The Healing Garden at UM Rehabilitation & Orthopaedic Institute provides a unique environment for patients, families, staff and visitors. It has been designed as a therapeutic tool for teaching our patients how to deal with physical challenges as they transition into the community, and renew interest in the leisure activity of gardening.
This unique therapy opportunity enhances patients' cognitive and physical skills for maneuvering around their home and community environment once they leave the hospital. It offers visitors and families space to relax in a beautiful, quiet, natural setting. Employees can explore personal needs for relaxation or revitalization in a quiet, contemplative setting.
Studies have shown links between patients' physical enivironments and their ability to manage pain and heal. Utilizing this harmonious balance between body and mind, the garden stimulates one's visual, auditory and olfactory senses through the choice of plants, sound and color.
Various ground patterns and textures were incorporated to challenge patients' mobility skills and prepare them for their return to the community. The garden works in tandem with western medicine, imbuing it with beauty, serenity and a more holistic apporach.
Designing a therapeutic/adaptive garden takes careful planning. Considerations include:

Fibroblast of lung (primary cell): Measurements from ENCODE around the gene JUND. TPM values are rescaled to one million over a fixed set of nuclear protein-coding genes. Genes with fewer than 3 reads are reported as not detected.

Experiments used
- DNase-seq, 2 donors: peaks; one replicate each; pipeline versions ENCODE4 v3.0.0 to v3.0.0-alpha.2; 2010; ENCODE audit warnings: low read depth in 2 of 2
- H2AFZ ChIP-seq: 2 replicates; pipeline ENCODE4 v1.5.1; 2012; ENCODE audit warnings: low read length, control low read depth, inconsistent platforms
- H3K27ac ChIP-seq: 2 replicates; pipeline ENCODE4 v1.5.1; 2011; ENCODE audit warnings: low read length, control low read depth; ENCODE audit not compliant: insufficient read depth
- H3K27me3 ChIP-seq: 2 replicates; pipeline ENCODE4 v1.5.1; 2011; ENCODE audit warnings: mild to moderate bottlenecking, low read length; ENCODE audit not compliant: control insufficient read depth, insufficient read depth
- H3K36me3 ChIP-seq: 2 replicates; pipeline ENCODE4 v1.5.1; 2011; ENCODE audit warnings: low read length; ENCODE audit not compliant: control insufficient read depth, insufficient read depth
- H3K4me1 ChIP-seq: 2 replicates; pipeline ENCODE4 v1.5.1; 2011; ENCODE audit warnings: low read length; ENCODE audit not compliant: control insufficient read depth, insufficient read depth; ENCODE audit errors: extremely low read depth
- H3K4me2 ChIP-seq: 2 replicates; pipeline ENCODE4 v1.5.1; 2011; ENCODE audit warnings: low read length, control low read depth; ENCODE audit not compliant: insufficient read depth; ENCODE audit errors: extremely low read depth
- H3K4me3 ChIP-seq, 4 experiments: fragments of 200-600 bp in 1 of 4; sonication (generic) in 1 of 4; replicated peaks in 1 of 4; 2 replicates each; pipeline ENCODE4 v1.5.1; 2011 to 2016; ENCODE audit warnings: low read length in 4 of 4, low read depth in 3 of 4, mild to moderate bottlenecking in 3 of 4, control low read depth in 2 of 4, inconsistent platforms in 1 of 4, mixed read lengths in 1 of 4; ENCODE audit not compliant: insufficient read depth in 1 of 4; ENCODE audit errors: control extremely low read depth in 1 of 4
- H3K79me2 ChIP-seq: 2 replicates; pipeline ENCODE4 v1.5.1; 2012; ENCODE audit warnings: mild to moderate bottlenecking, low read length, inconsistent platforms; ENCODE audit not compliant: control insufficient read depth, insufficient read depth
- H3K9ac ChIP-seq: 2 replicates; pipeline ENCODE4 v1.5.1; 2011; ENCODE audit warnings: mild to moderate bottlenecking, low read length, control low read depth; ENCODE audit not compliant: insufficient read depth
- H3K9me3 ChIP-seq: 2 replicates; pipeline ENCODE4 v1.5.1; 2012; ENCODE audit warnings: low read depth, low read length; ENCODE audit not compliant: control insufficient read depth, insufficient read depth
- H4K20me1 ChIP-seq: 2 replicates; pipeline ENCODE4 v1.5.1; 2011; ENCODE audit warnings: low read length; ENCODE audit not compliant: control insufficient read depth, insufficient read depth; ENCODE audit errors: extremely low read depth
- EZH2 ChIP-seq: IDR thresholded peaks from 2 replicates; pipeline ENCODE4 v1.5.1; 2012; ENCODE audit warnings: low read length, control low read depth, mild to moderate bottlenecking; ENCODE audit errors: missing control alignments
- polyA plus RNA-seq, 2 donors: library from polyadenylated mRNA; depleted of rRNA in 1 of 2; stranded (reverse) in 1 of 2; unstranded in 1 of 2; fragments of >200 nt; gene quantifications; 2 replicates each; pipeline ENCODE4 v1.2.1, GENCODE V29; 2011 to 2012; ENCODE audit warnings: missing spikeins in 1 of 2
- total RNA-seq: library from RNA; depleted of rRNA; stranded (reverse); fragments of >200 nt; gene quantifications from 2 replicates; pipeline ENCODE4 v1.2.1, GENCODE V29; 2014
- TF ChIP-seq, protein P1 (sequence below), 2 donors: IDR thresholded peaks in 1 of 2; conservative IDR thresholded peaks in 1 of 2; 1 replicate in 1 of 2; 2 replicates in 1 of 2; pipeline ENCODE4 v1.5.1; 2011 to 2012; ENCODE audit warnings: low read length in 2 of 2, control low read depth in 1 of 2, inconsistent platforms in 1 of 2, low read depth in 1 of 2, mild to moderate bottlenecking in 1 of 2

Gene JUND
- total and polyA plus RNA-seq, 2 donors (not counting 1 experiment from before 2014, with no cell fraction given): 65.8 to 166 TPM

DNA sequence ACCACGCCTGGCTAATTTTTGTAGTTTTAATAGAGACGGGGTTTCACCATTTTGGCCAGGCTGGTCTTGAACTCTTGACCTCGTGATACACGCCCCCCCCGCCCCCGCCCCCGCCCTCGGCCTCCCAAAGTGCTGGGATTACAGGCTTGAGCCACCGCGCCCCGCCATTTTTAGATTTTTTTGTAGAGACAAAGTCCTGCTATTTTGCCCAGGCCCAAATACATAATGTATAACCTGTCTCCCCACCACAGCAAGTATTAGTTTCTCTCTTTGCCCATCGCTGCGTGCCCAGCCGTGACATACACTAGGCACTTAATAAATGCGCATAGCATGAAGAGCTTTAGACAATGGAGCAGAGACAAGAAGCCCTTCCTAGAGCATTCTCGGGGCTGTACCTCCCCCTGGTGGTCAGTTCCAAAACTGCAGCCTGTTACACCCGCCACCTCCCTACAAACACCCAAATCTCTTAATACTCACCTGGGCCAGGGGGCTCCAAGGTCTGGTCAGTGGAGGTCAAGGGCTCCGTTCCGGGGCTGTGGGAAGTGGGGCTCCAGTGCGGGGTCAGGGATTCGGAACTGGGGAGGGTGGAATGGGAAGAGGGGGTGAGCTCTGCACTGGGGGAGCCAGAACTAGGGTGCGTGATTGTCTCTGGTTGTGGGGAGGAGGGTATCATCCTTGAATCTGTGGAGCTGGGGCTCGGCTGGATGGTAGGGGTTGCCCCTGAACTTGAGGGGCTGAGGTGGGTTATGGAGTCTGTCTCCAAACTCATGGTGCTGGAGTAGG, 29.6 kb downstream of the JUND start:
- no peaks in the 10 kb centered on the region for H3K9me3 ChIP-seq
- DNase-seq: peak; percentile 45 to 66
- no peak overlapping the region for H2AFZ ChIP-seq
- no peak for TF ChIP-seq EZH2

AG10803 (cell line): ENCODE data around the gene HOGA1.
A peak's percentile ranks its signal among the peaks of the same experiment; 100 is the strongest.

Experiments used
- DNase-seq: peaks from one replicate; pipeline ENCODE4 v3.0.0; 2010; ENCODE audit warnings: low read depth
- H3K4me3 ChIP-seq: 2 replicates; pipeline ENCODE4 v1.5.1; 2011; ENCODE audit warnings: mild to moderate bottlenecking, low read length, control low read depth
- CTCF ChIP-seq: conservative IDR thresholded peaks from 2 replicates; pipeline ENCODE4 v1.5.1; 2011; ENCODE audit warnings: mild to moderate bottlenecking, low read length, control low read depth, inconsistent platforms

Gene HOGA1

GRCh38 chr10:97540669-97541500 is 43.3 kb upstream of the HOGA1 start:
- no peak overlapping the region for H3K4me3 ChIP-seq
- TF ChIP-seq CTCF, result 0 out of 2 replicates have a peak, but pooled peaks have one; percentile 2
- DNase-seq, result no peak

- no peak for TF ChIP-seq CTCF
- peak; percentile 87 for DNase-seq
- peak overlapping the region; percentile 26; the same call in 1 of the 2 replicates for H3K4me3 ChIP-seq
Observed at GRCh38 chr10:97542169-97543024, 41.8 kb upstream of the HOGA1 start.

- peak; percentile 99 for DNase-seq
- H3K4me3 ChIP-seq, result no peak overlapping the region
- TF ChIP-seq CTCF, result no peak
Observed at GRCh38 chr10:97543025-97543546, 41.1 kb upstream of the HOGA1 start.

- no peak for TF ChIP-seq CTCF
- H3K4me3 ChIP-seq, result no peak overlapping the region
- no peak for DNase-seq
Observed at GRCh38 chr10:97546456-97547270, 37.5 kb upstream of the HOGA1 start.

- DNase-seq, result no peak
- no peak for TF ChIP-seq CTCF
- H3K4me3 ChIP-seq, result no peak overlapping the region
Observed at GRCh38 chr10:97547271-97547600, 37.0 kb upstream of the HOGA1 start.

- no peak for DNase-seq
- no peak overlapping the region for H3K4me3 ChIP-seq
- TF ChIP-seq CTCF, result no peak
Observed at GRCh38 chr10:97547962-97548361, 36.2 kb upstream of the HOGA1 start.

- Sitting areas
- Kneeling benches
- Container gardens
- Raised beds
- Water features
- Wind chimes
- Bird houses
Creating and maintaining a garden requires the nurturing hands of a gardener along with some essential gardening tools. There are several ways to modify tools for gardeners of differing abilities. Tool modifications may include:
- Wrist supports
- Light weight design
- Longer arms for reaching
- Ergonomically designed handles
Benefits of Gardening
UM Rehabilitation & Orthopaedic Institute's Healing Garden stimulates the whole person:
- Muscle tone
- Gross/Fine motor skills
- Sequencing of tasks
- Name and color identification
- Group Activity
- Social interaction
- Alleviation of depression
- Feeling of accomplishment
Association and Organizations
This page was last updated: March 27, 2015